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Why Do Dogs Pant?

We love to know as much about our four legged pals as possible and one of the questions we often get is 'why do dogs pant?'. After all, when we get hot and bothered yes, we might sweat and breath heavier but we don't roll our tongues out and pant away. So just exactly why do dogs pant?

http://i.imgur.com/5VmRS.jpg

Unlike horses, dogs do not sweat through the skin; they sweat through the tongue and nose, so that when a dog is panting, he is not necessarily thirsty. He is just sweating. Naturally if exertion makes a dog pant for long, he loses fluid, which he will have to replace by drinking water. Panting does not necessarily mean thirst, but a thirsty dog will often pant.

Panting: An Early Warning Sign of Something More Serious?

Excessive panting may indicate distress, and dogs should be taken into a shady or cool place or they may get a heatstroke. It is not unknown for dogs to die at shows in hot weather from heatstroke.

If a stroke is threatened, immediately put cold compresses to the dog's head or, if the temperature is extremely high, immerse the dog in cold water until the temperature is reduced to about 103°, which is fairly safe for a dog. Of course the animal must be dried off, or chill may result.

If the animal has not lost consciousness, cool drinks are invaluable. Shutting dogs in cars with the windows closed is one cause of heatstroke. Only thoughtless owners would do such a thing.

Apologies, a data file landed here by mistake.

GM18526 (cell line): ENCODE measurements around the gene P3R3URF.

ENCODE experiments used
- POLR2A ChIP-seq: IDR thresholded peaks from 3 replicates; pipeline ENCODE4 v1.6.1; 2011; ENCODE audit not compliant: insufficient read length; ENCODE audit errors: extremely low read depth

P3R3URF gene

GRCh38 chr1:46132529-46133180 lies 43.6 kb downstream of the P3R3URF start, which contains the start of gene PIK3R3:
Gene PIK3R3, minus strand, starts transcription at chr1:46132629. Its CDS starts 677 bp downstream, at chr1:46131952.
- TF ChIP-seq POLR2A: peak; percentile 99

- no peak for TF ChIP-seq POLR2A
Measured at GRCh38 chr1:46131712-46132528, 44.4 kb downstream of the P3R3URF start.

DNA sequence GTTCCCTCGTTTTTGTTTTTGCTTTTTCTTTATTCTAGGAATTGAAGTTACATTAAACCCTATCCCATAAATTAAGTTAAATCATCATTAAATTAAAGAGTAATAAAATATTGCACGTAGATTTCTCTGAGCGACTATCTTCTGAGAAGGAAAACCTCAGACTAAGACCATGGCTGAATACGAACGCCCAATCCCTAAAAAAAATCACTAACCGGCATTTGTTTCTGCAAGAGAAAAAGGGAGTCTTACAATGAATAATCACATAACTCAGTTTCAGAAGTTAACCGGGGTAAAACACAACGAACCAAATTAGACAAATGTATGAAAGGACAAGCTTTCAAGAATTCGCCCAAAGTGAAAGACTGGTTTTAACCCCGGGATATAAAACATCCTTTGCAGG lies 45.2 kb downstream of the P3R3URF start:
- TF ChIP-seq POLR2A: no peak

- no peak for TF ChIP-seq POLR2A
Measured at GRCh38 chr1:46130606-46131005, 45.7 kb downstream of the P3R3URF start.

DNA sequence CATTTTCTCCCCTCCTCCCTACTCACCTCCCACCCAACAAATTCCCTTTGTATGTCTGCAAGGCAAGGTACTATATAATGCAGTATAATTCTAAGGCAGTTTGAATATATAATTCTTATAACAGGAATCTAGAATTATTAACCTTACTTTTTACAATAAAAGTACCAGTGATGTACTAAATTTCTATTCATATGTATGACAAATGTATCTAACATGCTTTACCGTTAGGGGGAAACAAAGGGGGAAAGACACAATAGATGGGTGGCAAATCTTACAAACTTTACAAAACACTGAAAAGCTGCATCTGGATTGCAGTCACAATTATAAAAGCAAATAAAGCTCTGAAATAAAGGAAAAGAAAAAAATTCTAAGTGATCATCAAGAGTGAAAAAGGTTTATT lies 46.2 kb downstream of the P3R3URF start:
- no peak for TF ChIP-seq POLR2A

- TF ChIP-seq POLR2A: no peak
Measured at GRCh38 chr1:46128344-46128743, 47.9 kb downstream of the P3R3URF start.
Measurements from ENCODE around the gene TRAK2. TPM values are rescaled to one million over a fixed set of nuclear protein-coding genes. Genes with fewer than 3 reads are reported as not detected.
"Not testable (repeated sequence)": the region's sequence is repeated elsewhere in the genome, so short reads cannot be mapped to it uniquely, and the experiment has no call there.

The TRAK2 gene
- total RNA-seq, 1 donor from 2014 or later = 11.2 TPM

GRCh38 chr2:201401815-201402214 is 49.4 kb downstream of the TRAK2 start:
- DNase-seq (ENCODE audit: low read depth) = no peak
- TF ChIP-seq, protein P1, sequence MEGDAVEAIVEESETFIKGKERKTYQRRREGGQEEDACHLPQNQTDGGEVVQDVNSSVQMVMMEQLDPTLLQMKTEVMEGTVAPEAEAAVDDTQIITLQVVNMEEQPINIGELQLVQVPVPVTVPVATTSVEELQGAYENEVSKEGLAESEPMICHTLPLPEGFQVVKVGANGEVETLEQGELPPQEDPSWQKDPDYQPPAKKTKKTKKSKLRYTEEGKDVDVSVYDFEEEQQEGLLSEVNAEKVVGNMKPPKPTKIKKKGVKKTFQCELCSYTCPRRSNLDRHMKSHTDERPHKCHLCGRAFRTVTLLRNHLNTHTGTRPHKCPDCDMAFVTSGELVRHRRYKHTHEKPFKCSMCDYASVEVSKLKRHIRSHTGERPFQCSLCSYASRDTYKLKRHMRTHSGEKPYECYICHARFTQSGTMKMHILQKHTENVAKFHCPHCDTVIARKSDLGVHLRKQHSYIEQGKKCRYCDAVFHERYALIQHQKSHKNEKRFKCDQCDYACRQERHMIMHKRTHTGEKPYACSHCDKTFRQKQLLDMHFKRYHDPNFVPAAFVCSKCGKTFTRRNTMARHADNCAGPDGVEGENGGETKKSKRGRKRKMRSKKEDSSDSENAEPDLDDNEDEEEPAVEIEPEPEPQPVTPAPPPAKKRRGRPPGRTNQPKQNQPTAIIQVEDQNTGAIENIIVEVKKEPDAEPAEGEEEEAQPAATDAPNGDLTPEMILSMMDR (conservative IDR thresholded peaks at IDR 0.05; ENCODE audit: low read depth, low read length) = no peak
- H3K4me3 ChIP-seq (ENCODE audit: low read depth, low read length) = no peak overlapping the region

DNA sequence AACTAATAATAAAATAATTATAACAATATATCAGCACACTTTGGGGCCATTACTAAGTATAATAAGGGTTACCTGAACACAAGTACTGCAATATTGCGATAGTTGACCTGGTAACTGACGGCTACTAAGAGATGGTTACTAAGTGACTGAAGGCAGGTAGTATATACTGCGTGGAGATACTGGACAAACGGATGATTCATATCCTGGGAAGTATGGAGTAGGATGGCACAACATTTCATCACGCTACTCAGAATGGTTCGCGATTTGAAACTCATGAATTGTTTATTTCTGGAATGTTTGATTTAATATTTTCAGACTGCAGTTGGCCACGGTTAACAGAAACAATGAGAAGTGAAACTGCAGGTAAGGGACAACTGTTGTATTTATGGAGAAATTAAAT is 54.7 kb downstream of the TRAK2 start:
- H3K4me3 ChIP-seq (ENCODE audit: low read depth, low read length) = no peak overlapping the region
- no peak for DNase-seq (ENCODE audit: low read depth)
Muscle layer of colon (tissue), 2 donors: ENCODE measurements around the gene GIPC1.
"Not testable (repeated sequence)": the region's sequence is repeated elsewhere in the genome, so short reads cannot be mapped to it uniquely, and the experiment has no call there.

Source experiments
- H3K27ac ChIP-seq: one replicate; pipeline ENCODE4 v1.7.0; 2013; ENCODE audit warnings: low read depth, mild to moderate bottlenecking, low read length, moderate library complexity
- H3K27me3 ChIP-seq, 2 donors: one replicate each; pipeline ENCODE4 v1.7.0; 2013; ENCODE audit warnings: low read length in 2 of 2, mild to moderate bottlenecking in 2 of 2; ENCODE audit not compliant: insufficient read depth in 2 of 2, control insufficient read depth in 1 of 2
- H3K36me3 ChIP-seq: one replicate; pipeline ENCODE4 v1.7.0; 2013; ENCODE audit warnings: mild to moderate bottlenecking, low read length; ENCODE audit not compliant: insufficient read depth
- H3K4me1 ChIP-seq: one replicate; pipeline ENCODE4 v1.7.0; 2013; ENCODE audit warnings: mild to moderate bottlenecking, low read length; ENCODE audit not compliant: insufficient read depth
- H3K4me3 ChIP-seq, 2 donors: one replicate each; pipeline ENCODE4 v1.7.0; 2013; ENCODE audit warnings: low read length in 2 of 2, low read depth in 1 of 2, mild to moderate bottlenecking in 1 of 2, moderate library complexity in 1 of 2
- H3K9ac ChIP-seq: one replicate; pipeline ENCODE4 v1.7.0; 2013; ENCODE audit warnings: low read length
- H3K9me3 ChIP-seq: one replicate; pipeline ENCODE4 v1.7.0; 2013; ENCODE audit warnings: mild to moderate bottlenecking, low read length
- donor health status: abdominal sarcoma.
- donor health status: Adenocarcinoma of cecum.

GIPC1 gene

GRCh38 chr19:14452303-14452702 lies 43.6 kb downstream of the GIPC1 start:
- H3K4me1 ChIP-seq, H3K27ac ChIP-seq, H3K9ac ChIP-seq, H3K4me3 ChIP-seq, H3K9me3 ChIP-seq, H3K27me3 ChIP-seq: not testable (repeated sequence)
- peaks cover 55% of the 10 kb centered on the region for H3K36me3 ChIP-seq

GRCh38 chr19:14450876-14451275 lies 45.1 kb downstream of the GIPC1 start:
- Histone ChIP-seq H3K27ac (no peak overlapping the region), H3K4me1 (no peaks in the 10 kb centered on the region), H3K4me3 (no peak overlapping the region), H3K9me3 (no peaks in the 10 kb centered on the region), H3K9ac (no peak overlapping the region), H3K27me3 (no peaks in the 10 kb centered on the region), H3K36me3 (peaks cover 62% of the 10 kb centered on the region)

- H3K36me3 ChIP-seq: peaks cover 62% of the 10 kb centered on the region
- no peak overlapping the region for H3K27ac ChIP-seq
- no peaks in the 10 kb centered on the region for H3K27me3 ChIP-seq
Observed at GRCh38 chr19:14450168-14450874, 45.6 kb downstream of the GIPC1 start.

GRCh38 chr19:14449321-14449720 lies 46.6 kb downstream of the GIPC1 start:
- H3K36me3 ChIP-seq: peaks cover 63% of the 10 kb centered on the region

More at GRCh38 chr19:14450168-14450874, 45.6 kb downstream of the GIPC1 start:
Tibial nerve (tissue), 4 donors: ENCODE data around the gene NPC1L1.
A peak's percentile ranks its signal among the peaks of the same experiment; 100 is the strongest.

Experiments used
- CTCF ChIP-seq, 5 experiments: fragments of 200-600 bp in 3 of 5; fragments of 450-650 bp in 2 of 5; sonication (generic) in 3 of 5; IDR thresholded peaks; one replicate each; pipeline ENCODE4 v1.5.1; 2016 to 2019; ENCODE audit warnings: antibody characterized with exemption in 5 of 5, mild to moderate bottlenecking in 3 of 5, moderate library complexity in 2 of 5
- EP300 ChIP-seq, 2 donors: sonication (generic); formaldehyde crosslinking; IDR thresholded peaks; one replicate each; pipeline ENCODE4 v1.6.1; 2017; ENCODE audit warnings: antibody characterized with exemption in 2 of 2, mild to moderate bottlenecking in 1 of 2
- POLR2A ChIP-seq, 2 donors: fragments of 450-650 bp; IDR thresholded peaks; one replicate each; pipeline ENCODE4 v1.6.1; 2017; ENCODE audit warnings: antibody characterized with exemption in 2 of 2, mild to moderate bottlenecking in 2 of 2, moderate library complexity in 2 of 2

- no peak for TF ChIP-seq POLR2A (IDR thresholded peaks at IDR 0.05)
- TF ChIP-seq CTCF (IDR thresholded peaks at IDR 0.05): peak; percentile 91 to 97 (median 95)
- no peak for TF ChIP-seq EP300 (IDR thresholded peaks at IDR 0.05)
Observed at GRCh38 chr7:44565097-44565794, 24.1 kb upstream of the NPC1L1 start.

So there you have it, dogs pant because they don't sweat in the same way we do. Panting is the dog's own unique cooling system, it allows them to cool their body by sweating via their tongues.

xxx
1 Comment

1 Comment

  1. Dawn P

    October 4, 2011 at 9:34 am

    Hi! With regard to the ‘why do dogs pant’ article, I would like to point out one comment that you may need to look into. I attended a dog first aid course recently which was taught by a vet and a professional dog therapist. It was explained that if a dog overheats, one thing you shouldn’t do is submerge it in water as this effectively ‘cooks’ the dog from the inside. The blood vessels open to cool a dog down, but cold constricts them so the heat cannot escape fully and the dog’s core doesn’t cool. We were advised that if you need to cool a dog down quickly only submerge up to their belly, or cover up their legs and stomachs with cold towels etc. When I thought about it this made sense to me especially as when my border collie becomes hot on a walk, she will go into shallow water or a puddle and lie down on her belly in it for a short time. (She doesn’t worry about the muddiness either!)

    I’m not a vet or professional dog expert but I was given this information in good faith and thought you may like to consider or look into it

    Thank you.

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